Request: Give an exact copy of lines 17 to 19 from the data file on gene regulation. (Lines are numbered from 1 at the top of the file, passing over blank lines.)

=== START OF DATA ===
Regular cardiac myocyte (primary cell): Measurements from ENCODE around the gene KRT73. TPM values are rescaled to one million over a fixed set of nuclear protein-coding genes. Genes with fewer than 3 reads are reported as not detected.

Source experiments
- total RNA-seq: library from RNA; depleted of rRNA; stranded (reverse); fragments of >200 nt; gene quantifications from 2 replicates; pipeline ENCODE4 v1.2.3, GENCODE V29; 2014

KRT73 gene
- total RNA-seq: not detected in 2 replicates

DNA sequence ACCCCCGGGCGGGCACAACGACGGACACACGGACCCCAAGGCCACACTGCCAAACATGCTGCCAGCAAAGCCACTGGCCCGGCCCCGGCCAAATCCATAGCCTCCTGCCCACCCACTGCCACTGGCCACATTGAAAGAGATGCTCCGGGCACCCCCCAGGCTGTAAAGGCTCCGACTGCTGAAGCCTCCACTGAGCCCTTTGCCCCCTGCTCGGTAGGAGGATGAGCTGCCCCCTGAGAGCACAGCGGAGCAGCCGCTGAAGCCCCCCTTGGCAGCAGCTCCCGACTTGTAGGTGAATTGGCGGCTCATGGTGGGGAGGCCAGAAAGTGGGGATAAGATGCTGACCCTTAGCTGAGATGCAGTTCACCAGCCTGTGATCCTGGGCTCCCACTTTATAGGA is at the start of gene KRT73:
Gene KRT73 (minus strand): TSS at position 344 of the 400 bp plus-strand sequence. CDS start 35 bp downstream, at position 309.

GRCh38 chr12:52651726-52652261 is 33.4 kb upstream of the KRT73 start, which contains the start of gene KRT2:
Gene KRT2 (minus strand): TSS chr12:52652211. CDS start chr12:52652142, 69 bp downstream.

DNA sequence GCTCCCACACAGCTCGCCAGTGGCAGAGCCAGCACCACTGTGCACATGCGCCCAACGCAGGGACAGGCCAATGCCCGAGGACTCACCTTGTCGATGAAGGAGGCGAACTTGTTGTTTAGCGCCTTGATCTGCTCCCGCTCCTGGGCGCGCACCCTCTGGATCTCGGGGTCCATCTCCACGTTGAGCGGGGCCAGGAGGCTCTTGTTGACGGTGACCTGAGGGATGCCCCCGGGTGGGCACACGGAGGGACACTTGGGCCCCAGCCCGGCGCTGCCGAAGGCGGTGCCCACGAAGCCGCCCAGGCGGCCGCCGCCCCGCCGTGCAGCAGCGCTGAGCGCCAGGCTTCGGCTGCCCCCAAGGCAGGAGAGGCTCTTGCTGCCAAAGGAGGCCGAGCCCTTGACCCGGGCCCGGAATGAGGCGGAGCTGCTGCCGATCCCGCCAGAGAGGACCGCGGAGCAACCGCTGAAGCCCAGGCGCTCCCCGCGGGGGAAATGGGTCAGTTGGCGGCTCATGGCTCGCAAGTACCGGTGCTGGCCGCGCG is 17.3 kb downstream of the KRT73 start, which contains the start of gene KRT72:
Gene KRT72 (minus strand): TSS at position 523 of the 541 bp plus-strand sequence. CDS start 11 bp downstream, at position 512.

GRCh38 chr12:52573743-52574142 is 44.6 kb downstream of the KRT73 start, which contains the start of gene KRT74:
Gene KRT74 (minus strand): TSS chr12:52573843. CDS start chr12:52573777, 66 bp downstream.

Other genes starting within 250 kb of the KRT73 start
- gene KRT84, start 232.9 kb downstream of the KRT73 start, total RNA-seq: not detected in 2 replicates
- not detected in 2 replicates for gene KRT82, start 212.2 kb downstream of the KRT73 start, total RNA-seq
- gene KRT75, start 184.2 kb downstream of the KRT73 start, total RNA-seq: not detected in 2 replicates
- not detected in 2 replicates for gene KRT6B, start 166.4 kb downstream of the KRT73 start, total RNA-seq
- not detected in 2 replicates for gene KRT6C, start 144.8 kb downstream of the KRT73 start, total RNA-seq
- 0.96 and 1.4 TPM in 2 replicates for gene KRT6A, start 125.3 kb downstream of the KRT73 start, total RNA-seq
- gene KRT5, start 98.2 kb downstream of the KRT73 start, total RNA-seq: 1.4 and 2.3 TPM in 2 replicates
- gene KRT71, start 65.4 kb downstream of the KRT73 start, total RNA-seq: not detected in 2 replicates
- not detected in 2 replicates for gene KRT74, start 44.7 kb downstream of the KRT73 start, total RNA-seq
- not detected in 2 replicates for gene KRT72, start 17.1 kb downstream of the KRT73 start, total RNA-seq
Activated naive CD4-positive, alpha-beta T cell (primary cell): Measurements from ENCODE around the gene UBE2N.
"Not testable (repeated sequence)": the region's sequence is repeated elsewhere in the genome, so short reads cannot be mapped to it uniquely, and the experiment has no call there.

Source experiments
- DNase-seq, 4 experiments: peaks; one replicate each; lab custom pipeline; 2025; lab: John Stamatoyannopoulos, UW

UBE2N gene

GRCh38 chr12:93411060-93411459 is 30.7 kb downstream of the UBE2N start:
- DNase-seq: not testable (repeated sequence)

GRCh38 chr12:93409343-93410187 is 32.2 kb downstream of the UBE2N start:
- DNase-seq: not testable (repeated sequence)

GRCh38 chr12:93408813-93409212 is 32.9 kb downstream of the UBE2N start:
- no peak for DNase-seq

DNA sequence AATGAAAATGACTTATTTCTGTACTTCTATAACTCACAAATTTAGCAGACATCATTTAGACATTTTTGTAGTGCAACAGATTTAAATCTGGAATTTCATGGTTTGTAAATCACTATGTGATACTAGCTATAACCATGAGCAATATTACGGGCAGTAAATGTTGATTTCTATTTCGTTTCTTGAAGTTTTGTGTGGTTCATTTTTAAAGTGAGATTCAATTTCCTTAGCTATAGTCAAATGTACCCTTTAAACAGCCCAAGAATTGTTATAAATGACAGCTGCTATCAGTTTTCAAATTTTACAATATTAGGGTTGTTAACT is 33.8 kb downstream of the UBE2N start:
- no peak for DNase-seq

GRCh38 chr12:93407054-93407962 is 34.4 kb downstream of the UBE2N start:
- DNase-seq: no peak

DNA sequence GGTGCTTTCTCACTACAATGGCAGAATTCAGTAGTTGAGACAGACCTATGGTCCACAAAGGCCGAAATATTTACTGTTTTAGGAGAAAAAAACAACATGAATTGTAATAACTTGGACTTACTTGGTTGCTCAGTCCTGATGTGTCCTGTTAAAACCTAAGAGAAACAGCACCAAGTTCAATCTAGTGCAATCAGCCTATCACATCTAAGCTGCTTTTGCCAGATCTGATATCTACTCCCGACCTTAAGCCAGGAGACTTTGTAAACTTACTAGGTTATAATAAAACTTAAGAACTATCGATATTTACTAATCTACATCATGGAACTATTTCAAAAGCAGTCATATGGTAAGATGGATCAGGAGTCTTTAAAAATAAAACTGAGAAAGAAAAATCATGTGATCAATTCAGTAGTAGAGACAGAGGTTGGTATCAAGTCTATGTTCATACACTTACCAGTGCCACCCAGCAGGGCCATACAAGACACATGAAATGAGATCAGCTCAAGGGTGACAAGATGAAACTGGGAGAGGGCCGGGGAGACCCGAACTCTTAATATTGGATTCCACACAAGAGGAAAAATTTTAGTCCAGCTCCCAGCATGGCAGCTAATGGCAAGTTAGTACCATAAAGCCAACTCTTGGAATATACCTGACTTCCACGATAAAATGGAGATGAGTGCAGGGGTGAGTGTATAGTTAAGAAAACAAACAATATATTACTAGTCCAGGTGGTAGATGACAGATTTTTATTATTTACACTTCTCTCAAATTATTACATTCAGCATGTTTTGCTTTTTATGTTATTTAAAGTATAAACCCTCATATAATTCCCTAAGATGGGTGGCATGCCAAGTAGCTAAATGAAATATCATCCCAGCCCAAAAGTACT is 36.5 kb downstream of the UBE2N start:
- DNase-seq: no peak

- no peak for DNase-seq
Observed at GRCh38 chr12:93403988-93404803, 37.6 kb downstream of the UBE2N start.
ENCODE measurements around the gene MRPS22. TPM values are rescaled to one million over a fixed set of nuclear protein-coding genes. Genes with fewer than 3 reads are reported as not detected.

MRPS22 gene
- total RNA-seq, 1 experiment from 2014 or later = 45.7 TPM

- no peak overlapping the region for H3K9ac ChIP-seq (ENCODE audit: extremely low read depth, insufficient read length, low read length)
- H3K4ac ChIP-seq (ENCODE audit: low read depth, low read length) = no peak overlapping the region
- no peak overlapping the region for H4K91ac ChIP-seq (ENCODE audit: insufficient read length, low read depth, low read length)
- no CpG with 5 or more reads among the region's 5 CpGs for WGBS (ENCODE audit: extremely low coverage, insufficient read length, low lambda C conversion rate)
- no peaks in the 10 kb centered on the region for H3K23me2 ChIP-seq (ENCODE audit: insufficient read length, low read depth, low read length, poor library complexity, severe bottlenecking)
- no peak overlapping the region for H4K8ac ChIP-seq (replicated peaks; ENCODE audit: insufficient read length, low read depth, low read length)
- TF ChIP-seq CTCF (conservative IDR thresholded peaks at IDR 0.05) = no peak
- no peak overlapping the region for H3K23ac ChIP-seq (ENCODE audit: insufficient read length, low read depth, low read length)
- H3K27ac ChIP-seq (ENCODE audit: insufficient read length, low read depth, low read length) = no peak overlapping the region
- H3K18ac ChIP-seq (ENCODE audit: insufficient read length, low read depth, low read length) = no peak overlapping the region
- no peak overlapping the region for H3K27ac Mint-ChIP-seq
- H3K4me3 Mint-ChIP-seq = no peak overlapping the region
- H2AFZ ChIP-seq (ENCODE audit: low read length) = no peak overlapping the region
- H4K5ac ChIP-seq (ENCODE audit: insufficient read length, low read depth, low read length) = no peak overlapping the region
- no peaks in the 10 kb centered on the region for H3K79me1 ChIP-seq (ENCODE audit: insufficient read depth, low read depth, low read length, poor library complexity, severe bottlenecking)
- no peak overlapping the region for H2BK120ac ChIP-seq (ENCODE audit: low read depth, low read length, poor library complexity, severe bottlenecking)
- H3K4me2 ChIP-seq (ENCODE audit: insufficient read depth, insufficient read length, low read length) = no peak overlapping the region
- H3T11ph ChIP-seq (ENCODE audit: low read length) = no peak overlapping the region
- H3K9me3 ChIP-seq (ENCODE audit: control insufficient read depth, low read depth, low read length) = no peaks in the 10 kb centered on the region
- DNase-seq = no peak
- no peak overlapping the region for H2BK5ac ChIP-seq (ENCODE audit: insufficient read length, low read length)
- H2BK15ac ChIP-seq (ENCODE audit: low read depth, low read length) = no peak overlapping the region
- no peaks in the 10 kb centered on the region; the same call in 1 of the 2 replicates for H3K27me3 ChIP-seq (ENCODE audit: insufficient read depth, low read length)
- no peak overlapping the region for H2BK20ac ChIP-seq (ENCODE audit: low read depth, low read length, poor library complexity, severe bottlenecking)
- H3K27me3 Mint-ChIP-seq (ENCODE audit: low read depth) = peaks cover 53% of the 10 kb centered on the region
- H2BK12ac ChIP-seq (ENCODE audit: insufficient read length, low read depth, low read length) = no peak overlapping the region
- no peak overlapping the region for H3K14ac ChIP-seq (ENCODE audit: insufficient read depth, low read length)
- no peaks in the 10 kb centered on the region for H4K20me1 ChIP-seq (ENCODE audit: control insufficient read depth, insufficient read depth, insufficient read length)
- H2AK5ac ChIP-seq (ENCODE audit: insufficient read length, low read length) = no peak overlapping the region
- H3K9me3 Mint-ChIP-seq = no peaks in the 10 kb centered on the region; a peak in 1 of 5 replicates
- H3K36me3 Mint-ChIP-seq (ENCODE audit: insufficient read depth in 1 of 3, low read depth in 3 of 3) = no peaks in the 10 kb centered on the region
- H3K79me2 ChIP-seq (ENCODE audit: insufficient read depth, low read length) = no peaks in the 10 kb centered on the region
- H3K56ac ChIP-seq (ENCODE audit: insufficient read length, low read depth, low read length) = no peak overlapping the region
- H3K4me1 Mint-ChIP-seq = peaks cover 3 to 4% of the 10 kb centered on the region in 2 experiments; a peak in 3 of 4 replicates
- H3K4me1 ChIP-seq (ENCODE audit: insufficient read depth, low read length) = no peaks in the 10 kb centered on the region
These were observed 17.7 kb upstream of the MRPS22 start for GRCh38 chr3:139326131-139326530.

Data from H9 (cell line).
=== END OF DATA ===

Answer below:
- gene KRT75, start 184.2 kb downstream of the KRT73 start, total RNA-seq: not detected in 2 replicates
- not detected in 2 replicates for gene KRT6B, start 166.4 kb downstream of the KRT73 start, total RNA-seq
- not detected in 2 replicates for gene KRT6C, start 144.8 kb downstream of the KRT73 start, total RNA-seq